Oscars and Indies

Must I write about the Oscars? Must I gnash my metaphoric teeth over lousy films nominated and good ones ignored? Must I ask just what the Academy was thinking?

Reality check: The Motion Picture Academy doesn’t have a single mind to think with. It contains hundreds of minds, of various levels of brightness, that choose who to vote for under the influence of sentiment, personal friendships, exposure to heavy advertising, and, odd as this may seem, what movies they actually liked. Margins of victory are top secret, but I doubt that anything like a consensus is common.

Nevertheless, the Academy tends to pick movies that are liberal, but not too radical, well-made, but not too innovative, and successful, but not huge hits. And they frequently make good choices. Of the five Best Picture nominees, I’ve seen all but Letters From Iwo Jima (a shortcoming I hope to soon correct). Two, Babel and Little Miss Sunshine, came in first and third in my Top Ten List. I liked The Departed and The Queen, but not as much as everyone else.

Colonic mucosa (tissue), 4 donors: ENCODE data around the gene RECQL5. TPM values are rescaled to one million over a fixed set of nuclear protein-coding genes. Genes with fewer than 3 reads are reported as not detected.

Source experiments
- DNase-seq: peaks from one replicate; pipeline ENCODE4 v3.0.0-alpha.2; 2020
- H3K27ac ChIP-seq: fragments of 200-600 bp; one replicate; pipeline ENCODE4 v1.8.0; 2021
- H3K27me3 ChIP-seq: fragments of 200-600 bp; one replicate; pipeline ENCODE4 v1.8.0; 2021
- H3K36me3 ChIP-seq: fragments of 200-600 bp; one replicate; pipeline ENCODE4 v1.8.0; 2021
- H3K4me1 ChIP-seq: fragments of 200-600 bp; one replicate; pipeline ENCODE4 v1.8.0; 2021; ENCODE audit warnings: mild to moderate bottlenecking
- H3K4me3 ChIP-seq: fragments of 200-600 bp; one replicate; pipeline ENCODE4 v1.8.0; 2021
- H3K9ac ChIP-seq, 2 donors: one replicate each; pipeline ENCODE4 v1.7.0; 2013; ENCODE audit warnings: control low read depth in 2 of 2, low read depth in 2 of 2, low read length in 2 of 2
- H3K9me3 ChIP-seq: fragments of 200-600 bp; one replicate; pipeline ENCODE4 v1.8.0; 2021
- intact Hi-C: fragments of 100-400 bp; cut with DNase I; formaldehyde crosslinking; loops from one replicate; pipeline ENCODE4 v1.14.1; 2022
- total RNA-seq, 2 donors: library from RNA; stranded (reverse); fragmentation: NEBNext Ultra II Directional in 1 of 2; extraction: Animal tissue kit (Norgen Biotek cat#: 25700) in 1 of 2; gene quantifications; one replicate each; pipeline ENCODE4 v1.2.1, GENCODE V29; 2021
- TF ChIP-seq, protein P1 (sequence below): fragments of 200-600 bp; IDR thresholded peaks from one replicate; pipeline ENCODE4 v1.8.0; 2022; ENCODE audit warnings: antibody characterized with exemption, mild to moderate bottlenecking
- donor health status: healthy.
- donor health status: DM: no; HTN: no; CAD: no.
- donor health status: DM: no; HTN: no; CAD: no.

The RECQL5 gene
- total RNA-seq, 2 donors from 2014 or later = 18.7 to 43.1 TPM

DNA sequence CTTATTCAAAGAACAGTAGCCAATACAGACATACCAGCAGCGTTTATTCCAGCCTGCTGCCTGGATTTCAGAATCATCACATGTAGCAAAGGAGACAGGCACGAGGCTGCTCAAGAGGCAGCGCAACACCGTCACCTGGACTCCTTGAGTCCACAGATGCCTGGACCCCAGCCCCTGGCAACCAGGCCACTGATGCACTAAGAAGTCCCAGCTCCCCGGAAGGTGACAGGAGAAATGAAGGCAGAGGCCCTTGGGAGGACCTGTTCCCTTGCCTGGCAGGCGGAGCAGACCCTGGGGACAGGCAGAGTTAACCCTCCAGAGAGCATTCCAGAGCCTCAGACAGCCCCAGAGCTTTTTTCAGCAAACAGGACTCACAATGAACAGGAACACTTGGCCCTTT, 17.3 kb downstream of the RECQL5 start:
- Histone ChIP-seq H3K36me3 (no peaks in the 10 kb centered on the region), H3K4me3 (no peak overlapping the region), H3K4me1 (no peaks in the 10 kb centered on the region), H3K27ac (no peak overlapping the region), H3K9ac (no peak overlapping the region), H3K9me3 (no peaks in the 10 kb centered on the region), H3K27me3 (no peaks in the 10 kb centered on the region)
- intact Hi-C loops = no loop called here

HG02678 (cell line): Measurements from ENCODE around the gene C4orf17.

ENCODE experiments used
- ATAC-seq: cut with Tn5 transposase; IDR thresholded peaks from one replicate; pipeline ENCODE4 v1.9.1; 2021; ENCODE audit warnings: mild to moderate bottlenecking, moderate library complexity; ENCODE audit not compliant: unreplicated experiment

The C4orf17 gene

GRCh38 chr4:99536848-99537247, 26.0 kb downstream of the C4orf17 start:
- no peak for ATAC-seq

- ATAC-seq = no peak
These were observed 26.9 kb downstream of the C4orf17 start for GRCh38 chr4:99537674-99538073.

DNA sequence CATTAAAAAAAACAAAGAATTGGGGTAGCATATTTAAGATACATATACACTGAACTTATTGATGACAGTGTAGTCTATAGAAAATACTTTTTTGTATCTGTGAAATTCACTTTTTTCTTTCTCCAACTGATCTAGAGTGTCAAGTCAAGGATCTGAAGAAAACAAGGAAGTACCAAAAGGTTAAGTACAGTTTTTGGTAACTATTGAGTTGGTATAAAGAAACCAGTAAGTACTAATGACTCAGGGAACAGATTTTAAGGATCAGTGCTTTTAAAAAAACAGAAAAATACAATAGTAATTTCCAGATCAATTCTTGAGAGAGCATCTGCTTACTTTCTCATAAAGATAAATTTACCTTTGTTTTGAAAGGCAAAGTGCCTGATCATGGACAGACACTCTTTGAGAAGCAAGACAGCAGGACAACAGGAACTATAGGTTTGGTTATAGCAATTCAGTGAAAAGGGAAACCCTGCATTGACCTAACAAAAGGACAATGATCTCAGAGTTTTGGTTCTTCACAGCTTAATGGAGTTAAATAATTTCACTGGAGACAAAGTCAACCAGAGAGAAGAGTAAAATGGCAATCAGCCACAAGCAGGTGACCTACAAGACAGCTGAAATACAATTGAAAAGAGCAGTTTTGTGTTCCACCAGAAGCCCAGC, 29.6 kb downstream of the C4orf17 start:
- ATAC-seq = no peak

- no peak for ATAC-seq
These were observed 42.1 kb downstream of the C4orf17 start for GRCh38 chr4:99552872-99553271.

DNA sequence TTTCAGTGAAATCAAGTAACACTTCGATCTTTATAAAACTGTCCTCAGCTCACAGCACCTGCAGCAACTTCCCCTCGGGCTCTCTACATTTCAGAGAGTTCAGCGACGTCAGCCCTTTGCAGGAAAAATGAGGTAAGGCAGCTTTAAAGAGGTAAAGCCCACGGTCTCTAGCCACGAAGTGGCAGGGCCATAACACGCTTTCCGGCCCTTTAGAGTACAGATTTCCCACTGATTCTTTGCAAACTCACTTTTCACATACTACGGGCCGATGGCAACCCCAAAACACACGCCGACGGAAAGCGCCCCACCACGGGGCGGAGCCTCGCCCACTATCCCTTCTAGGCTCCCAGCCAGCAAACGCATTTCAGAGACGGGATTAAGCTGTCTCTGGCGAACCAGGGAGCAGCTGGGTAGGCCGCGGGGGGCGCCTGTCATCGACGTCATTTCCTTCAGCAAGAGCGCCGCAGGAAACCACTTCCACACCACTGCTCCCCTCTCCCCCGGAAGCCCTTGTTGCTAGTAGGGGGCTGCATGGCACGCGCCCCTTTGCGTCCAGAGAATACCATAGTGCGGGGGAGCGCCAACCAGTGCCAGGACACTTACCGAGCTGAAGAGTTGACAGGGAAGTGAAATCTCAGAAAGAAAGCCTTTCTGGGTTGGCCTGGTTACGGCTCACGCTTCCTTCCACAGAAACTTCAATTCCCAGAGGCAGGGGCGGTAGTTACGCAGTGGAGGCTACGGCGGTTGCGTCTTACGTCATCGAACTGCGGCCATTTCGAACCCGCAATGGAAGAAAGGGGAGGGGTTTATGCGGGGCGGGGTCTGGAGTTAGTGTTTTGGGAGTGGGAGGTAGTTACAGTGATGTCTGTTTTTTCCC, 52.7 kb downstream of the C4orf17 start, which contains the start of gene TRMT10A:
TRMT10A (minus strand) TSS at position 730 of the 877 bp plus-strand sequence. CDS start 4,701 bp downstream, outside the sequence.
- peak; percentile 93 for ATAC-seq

Little Miss Sunshine has one interesting advantage over the others. It might have qualified for indiefest, the annual celebration of truly independent cinema that opens this year on February 8 at the Castro, where they’ll be screening David Lynch’s new Inland Empire. (How’s that for a sneaky transition?) Inland Empire opens in a few select theaters the next day.

That’s also when indiefest moves to its main home, the Roxie. Additional screenings will happen at the Victoria Theater and, Berkeley’s California. Altogether, it will show more than 100 films and videos.